Mackey: Such crazy emotions cover this series of questions. I will always gravitate to anything that evokes nostalgia and anonymity. I also adore a real telling: the telling of political conditions, the telling of heartache, the telling that cannot speak through words is sometime best. To me, the process and the finite attention to detail will be very important. If a piece is done well, the narration and figuration can apply to anyone. The image I see does not have to be someone or something the artist has a connection to, it can be just an image left to the imagination of the viewer. It’s not easy to pull off. Anonymity of the subject has to come from a documentary perspective. In music terms, everyone has wanted “Jesse’s Girl.” Jesse or the gender doesn’t matter, we’ve all been there.
FPH: Tell me about your upcoming exhibitions in your space.
Mackey: I actually have two exhibits: The Museum of Drawing is housed at the gallery. The MOD is showing The Panik Collective, curated by Matt Kennedy of La Luz de Jesus in LA. These are intellectuals to a fault creating work that will be lost on you if you don’t pay attention. The show is skewed album covers to diaries to mini social uprisings, even if it is their own private joke. They’re also unveiling a new piece that I haven’t seen in person yet called #thanksforyoursupport. Very topical on today’s state of elections. Within all this work, one piece stood out. They sent a blurry abstract, which I didn’t want to hang, but its Matt’s “show,” so to speak, so I reluctantly hung it, I even had to ask which way it went. I took a photo of it and it cut me in the back of the knees. I immediately saw Jeff Buckley’s Grace album cover. Track 6 turns 22 this August.
The Apama Mackey Gallery is showing a group show called POLL(ITICS) 2016. It’s a definite documentary on all that is happening today. It’s a basic outcry of reactions in many forms such as prints, posters, memorabilia, stickers, photography and distorted social media “results.” I’ve never wanted shock appeal at the gallery. The work stands on its own, it’s been thought out, curated and carefully placed with purpose. Here I am though, staring at the walls of SHOCK APPEAL, because nothing in this election stands on its own or has been thought out and carefully placed. As one of my artists in the show, Kevin Bradley of Church of Type, kindly states in his prints, “it’s a Shit Show and you are all welcome.”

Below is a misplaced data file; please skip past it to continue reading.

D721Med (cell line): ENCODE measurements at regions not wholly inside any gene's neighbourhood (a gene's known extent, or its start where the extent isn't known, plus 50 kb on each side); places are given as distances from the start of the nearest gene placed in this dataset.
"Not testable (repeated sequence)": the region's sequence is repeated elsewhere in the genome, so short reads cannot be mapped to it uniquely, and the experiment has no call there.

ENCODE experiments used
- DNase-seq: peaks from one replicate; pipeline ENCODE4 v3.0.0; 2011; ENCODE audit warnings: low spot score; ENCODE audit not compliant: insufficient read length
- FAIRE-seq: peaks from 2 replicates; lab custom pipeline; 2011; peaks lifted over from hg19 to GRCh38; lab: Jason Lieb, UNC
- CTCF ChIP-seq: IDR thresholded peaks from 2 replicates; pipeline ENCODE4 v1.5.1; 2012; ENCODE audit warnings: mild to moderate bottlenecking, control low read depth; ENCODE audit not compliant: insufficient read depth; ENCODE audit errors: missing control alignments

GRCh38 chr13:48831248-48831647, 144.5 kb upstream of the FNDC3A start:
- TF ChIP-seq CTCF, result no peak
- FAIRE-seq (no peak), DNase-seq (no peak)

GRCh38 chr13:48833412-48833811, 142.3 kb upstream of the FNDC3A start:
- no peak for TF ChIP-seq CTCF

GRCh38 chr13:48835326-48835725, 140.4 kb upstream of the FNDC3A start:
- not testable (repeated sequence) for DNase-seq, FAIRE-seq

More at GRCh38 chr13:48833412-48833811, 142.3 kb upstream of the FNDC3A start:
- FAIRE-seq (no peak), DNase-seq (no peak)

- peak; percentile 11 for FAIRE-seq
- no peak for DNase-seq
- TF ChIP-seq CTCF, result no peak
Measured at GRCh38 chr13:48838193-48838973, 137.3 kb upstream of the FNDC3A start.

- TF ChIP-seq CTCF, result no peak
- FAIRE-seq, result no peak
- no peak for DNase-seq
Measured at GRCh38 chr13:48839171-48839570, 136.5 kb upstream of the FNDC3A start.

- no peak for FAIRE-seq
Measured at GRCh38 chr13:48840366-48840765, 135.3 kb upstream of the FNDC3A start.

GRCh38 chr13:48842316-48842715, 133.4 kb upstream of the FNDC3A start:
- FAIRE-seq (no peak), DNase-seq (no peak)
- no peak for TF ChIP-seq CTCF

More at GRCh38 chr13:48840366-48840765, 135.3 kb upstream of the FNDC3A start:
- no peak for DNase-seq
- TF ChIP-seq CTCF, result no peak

Church of Type, “Shit Show,” 2016. Courtesy of Kevin Bradley, Church of Type and Apama Mackey Gallery.
FPH: How can art, such as in your upcoming exhibition, make a political impact on the current climate in our country?
Mackey: I am going to hand this to street artists in particular. Yes, we still have taggers and will always have taggers but street work is loved by the younger generations and has matured to acceptance by the masses. Taggers turned print makers can finally get their message out. It is now even SOLD in commercial galleries. Who would have thought this? Street artists have used their voice in the only way society, as a whole, can pay attention. We drive by the work every day and whether you enjoy it, believe in it, take note of it or disgust in it, it is there and you have seen it. Growing up, politics was for older people. We had MTV and rides to the mall to worry about. We didn’t have our own phones that took pictures, social media, or even a voice. We didn’t know we could have opinions like this as children. What better age to create socially aware citizens than the generations that are facing the right to vote? Shepherd Fairy’s iconic work in favor of Obama is just one branch of this, although it is the most recognizable reference for this topic. My exhibition POLL(ITICS) is a culmination of reaction by the masses in art.
“POLL(ITICS) 2016 / THE DOCUMENTARY” opens this Saturday, June 11 from 6 pm to 8 pm at Apama Mackey Gallery (628 E 11th Street). The exhibition is in conjunction with the inauguration of The Museum of Drawing Houston — located inside the gallery — exhibiting THE PANIK COLLECTIVE, June 11 through August 31.